3.6 - Closing/Ritual Check out

3.6 – Closing Ritual/Checkout – (10 minutes)

A closing reflection to read before participants offer one word to capture their feeling.

Option 1.

This is a quote from Rebecca Parker, published in Soul Work. It is a statement that reflects how a commitment to racial justice includes the political as well as the personal.

“My commitment to racial justice is both on behalf of the other – my neighbor, whose well-being I desire – and for myself, to whom the gift of life has been given but not fully claimed. I struggle neither as a benevolent act of social concern nor as a repentant act of shame and guilt, but as an act of desire for life, or passion for life, of insistence on life – fueled by both love for life and anger in face of the violence that divides human flesh.”

Reference: Rebecca Parker, “Not Somewhere Else, But Here: The Struggle for Racial Justice as a Struggle to Inhabit My Country,” in Soul Work: Antiracist Theologies in Dialogue, edited by Marjorie Bowens-Wheatley and Nancy Palmer Jones (Boston: Skinner House, 2003), p.184.

Option 2.

A statement by Xolani Kacela

From the book Voices from the Margins

Are We Living in a Post-Racial World Yet?

We get good at what we practice. Research now tells us very clearly what distinguishes amateurs from experts – it’s the amount of time they spend practicing their craft.

To become exceptional, you must to two things. First, you must practice with intention – you have to aim to become very good. If you set out just to know how to do something or do it “good enough” then that is how good you will become. To become expert, you have to envision yourself as a master of your craft.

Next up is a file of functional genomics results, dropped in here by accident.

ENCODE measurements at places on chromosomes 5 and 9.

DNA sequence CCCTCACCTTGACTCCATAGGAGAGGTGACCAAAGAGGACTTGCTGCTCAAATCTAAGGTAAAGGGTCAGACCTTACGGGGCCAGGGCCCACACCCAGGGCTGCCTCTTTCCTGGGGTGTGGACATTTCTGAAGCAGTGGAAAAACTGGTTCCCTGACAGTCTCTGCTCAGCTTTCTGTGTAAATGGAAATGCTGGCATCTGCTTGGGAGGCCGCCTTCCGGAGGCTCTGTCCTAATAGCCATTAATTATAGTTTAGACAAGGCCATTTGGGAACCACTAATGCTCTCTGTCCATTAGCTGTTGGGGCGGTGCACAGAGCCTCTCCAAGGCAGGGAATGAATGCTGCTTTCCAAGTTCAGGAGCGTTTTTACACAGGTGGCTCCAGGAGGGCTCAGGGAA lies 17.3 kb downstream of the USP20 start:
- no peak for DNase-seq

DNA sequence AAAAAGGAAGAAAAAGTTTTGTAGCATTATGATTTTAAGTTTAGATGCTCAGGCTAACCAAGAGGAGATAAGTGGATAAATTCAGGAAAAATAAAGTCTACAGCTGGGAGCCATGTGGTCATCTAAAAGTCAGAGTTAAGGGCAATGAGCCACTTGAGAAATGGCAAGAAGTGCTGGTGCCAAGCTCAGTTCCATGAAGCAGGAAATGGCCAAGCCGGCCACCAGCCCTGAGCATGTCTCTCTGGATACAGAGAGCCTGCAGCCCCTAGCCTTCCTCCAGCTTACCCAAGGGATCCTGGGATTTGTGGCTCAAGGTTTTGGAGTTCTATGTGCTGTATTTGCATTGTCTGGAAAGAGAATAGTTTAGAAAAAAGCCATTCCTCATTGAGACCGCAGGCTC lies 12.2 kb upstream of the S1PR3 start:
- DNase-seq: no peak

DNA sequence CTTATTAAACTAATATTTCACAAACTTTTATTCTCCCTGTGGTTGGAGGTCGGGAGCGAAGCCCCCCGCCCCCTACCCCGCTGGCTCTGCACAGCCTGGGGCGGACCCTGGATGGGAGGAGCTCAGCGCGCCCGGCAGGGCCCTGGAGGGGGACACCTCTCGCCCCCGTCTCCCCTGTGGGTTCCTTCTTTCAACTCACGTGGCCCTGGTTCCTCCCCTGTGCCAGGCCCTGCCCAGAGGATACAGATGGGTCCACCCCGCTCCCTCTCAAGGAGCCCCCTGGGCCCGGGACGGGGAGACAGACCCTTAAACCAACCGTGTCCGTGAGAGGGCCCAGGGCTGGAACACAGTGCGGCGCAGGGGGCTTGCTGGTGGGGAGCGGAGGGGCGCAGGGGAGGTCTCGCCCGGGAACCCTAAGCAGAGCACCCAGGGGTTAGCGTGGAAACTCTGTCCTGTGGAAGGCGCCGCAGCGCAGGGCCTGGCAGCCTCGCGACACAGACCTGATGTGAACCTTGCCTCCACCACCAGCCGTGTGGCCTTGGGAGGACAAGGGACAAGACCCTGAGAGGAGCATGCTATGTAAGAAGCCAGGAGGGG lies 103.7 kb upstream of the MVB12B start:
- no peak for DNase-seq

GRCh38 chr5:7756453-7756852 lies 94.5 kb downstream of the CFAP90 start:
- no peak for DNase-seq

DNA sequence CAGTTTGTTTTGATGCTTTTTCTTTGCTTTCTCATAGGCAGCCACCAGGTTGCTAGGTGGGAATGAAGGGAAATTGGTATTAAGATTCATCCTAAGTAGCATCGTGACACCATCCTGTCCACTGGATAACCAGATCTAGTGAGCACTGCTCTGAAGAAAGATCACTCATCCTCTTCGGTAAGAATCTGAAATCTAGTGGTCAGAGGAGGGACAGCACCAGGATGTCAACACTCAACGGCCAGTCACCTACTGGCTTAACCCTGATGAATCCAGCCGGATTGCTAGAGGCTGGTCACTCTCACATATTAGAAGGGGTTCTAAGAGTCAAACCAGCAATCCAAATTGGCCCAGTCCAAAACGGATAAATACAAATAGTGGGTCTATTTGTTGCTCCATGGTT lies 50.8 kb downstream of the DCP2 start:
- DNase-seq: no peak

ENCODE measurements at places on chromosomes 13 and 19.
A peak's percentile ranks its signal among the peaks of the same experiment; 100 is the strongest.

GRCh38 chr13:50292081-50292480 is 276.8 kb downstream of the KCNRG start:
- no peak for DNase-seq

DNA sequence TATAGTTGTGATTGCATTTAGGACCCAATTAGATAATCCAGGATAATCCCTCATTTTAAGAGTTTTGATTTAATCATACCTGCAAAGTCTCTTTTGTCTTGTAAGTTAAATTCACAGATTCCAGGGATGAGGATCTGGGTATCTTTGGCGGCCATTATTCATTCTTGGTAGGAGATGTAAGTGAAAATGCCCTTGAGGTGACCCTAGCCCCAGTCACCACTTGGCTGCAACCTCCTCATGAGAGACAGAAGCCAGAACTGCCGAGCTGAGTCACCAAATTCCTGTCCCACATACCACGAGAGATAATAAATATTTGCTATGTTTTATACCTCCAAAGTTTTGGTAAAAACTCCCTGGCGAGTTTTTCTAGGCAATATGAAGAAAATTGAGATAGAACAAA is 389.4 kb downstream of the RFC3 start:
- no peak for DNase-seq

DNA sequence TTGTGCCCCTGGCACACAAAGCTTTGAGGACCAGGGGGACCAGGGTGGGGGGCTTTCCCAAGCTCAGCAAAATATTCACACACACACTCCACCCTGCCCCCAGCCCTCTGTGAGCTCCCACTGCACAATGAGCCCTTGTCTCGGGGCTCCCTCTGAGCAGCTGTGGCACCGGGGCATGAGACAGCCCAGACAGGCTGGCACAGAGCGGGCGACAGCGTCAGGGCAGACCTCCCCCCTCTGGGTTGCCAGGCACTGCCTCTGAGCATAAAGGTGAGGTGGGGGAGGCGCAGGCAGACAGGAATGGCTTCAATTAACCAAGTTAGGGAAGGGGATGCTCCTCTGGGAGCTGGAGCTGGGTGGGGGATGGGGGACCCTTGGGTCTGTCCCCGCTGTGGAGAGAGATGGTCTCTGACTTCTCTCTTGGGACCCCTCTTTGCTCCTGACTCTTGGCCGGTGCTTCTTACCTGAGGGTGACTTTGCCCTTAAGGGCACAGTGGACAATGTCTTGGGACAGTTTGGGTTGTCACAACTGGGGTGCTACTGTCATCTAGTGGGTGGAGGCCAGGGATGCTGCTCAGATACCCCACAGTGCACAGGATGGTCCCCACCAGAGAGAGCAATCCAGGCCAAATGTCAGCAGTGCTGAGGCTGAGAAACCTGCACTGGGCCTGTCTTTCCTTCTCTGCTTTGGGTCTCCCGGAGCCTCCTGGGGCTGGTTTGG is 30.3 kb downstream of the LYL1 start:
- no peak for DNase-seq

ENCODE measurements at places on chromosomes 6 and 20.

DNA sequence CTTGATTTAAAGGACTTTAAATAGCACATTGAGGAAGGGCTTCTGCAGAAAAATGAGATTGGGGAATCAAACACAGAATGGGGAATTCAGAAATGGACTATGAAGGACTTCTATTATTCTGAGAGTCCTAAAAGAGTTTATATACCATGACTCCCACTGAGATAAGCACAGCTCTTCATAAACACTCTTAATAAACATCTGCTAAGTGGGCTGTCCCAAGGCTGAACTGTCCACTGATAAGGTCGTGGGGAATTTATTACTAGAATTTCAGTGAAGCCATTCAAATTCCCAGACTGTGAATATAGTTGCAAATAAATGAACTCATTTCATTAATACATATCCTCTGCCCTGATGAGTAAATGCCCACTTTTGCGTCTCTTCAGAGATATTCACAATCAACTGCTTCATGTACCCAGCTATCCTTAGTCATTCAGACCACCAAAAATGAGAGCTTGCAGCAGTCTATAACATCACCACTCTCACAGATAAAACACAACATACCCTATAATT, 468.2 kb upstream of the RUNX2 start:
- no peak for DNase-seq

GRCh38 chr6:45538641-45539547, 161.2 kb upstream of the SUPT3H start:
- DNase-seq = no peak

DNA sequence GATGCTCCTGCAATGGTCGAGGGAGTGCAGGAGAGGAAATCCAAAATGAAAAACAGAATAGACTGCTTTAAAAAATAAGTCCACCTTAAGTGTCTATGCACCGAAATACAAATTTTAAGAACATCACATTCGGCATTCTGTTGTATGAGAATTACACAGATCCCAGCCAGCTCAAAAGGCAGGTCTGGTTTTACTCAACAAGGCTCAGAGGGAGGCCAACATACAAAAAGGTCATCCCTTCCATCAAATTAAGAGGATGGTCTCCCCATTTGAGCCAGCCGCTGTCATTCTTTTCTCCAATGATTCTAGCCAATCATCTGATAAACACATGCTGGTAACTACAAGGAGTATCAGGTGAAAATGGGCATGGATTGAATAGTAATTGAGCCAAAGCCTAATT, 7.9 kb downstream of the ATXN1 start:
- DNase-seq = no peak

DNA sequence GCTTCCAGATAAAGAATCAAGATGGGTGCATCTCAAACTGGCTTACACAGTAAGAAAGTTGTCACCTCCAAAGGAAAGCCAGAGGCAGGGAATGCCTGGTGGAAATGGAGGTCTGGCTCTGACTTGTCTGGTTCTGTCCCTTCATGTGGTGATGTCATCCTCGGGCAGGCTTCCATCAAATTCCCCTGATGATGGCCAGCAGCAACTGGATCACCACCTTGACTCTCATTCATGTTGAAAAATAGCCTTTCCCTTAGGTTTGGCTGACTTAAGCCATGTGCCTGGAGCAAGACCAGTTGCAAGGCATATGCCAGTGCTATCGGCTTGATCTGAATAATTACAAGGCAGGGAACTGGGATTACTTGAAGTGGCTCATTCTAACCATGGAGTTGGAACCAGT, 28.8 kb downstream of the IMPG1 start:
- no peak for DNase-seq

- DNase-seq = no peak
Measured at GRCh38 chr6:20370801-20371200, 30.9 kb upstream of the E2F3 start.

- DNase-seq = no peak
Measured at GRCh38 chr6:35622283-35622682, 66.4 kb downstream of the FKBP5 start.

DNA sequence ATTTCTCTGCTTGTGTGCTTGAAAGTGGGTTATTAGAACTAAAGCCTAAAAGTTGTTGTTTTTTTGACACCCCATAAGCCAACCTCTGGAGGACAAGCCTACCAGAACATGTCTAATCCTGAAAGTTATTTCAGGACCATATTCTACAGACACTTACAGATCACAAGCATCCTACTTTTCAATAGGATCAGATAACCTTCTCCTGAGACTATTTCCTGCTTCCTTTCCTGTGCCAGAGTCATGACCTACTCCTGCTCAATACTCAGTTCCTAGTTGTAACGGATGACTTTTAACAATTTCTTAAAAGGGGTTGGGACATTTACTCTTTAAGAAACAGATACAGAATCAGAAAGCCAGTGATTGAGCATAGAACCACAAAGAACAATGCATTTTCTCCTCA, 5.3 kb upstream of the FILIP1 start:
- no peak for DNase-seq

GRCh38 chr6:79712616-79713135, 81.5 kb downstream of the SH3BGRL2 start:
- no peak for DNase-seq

Second, you must practice a lot and consistently. Studies show that amateurs practice about three times a week for about an hour per sitting. Those who develop into experts put in three hours a day almost seven days a week. They become consumed with their craft.

In addition, there is a magic number. Becoming and expert demands about ten thousand hours of practice! That’s twenty hours a week for about ten years.

The notion of intentional practice also applies to how we become the beloved community. It’s not enough to just say that we are post-racial, we have to practice being post-racial.

It is said that if you’re not on the court, you’re not in the game. We have to put in the time on and off the court.

Book Reference:

Jacqui James and Mark D. Morrison-Reed (2012). Voices from the Margins. Skinner House.

Option 3.

A poem by Goethe

From The Rag and Bone Shop of the Heart

Until One is Committed

Until one is committed, there is hesitancy, the chance to draw back, always ineffectiveness. Concerning all acts of initiative (and creation) there is one elementary truth, the ignorance of which kills countless ideas and splendid plans: that the moment one definitely commits oneself, then Providence moves too. All sorts of things occur to help one that would never otherwise have occurred. A whole stream of events issues from the decision, raising in one’s favor all manner of unforeseen incidents and meetings and material assistance, which no man could have dreamed would have come his way.

Whatever you can do,

Or dream you can, begin it.

Boldness has genius,

Power and magic in it.

Book reference:

Robert Bly, James Hillman, and Michael Meade (Eds) (1992). The Rag and Bone Shop of the Heart. Harper Collins.